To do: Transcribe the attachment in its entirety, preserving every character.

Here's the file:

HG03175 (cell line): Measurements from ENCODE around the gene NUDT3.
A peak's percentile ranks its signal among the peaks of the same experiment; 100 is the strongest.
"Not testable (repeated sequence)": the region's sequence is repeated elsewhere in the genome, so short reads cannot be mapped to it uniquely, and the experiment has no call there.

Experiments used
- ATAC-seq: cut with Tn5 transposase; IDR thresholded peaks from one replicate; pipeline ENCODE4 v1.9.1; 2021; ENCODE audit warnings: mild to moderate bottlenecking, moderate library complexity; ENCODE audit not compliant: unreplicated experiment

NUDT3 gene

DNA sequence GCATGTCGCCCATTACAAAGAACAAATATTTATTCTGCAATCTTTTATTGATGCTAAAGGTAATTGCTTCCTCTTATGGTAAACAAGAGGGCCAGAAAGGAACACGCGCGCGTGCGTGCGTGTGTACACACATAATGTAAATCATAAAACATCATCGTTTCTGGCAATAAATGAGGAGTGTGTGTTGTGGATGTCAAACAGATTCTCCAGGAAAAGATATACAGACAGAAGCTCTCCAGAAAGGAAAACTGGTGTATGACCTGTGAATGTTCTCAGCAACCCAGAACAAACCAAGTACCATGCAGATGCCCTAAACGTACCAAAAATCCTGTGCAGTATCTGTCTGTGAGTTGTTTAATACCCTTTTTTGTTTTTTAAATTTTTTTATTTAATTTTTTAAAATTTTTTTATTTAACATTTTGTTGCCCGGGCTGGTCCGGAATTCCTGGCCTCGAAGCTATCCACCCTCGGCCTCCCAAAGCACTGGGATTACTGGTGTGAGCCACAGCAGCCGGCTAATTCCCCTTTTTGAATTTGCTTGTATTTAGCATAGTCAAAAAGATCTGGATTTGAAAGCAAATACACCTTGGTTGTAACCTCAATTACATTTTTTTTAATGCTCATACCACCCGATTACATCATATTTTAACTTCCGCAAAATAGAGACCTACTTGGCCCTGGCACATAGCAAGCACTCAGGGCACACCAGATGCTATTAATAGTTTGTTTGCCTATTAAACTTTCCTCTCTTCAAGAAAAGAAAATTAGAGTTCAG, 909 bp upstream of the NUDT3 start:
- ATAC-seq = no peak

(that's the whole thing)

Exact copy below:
HG03175 (cell line): Measurements from ENCODE around the gene NUDT3.
A peak's percentile ranks its signal among the peaks of the same experiment; 100 is the strongest.
"Not testable (repeated sequence)": the region's sequence is repeated elsewhere in the genome, so short reads cannot be mapped to it uniquely, and the experiment has no call there.

Experiments used
- ATAC-seq: cut with Tn5 transposase; IDR thresholded peaks from one replicate; pipeline ENCODE4 v1.9.1; 2021; ENCODE audit warnings: mild to moderate bottlenecking, moderate library complexity; ENCODE audit not compliant: unreplicated experiment

NUDT3 gene

DNA sequence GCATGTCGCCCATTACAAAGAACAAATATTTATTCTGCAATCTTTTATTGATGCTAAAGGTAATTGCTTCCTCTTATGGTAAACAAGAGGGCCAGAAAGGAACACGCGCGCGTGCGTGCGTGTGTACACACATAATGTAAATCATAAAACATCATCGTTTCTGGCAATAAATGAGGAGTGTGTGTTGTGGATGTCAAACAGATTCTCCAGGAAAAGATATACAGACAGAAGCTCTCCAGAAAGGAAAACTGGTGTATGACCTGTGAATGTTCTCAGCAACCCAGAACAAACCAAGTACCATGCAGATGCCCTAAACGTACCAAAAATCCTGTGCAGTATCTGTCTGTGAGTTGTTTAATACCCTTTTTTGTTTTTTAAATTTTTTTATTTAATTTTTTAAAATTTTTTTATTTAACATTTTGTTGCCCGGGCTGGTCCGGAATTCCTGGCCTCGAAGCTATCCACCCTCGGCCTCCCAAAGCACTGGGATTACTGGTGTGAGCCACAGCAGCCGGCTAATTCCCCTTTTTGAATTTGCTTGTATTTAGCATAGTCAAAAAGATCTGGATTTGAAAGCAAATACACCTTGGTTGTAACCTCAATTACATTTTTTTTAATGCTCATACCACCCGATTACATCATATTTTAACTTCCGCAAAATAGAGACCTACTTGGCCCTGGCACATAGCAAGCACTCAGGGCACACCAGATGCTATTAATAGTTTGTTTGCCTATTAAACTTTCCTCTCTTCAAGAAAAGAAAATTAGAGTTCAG, 909 bp upstream of the NUDT3 start:
- ATAC-seq = no peak